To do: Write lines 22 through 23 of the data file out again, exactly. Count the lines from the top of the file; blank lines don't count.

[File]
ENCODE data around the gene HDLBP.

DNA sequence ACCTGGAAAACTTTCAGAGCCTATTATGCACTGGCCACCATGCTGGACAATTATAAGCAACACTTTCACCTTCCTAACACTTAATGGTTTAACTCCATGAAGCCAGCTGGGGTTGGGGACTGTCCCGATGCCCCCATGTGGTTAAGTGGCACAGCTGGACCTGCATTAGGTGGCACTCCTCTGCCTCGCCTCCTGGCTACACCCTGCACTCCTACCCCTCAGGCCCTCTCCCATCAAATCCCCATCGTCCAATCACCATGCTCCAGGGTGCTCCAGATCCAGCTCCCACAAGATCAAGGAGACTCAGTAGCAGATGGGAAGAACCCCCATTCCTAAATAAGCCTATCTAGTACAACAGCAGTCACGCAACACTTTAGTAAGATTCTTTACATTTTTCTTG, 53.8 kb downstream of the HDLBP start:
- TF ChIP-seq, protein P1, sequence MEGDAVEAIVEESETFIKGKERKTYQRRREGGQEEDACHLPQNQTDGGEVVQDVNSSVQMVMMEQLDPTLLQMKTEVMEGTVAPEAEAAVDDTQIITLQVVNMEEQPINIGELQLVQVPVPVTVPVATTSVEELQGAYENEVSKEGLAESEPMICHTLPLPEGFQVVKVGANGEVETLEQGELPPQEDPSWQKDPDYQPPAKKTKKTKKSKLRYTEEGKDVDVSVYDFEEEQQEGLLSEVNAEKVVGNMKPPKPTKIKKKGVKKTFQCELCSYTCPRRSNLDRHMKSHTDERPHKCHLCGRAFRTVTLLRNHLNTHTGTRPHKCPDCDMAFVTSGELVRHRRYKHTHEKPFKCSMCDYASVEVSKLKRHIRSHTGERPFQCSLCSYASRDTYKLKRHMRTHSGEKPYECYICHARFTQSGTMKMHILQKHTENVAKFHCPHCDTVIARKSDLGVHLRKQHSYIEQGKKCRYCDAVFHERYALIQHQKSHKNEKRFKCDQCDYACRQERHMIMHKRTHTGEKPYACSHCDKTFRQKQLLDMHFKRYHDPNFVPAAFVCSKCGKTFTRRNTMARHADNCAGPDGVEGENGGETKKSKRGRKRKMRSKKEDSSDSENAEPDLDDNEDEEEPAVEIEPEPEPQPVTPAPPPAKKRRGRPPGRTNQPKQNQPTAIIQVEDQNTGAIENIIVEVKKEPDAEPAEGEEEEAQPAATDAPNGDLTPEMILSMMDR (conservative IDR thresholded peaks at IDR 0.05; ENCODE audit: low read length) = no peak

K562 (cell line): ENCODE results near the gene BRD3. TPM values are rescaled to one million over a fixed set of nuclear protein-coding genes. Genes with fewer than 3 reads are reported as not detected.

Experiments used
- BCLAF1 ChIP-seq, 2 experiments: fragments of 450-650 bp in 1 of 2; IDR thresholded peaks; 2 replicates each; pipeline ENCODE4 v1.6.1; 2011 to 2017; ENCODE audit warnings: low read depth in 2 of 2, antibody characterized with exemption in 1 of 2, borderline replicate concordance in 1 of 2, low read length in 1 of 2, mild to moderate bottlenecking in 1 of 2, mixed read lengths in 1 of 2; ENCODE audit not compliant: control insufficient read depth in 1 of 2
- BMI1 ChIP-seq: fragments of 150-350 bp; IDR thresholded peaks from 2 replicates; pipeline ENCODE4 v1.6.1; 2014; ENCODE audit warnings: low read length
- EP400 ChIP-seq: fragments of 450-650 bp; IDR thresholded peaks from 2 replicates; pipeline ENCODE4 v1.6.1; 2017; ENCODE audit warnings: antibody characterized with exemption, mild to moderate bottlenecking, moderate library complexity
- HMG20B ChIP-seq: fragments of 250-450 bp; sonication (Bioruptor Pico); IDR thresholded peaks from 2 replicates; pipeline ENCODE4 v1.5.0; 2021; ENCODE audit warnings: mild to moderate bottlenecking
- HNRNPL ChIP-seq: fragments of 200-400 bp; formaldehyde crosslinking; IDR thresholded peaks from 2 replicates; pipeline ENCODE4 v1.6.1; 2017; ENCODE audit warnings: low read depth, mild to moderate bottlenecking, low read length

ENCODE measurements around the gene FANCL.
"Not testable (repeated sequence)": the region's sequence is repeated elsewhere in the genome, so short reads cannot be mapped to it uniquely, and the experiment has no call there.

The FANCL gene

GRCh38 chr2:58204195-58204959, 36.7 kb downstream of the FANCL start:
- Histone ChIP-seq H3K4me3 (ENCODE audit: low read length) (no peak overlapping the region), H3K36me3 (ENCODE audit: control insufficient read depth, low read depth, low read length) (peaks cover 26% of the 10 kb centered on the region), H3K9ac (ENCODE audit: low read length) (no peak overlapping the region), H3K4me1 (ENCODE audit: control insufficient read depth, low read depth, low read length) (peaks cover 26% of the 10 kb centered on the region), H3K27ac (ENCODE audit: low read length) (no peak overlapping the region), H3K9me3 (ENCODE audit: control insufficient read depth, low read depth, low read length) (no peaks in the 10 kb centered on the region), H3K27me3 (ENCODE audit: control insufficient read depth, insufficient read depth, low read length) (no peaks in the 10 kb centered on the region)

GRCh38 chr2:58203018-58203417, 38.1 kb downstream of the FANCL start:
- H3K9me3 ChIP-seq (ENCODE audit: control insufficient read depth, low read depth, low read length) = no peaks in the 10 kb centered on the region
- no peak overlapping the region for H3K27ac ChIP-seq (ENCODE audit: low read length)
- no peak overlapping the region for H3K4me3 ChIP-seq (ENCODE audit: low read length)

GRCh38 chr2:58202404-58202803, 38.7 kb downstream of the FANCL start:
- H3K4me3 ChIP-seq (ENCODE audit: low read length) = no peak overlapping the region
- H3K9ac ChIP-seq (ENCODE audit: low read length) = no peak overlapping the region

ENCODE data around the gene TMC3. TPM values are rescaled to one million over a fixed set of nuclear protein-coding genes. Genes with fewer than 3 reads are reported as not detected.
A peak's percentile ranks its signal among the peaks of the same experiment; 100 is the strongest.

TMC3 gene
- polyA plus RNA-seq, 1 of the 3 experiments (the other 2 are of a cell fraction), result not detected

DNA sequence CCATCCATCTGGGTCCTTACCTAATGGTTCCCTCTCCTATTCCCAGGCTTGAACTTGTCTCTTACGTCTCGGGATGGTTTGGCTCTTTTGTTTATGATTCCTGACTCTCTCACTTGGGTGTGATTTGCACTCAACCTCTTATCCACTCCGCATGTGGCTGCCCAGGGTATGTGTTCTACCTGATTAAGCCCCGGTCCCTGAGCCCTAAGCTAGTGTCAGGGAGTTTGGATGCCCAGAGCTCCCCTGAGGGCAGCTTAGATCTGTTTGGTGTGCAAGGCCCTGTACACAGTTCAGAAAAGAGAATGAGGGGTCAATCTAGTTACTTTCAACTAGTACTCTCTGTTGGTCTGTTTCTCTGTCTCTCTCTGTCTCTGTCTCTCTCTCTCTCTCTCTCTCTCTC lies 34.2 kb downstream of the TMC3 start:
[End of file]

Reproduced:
- H3K9ac ChIP-seq (ENCODE audit: low read length) = no peak overlapping the region

ENCODE data around the gene TMC3. TPM values are rescaled to one million over a fixed set of nuclear protein-coding genes. Genes with fewer than 3 reads are reported as not detected.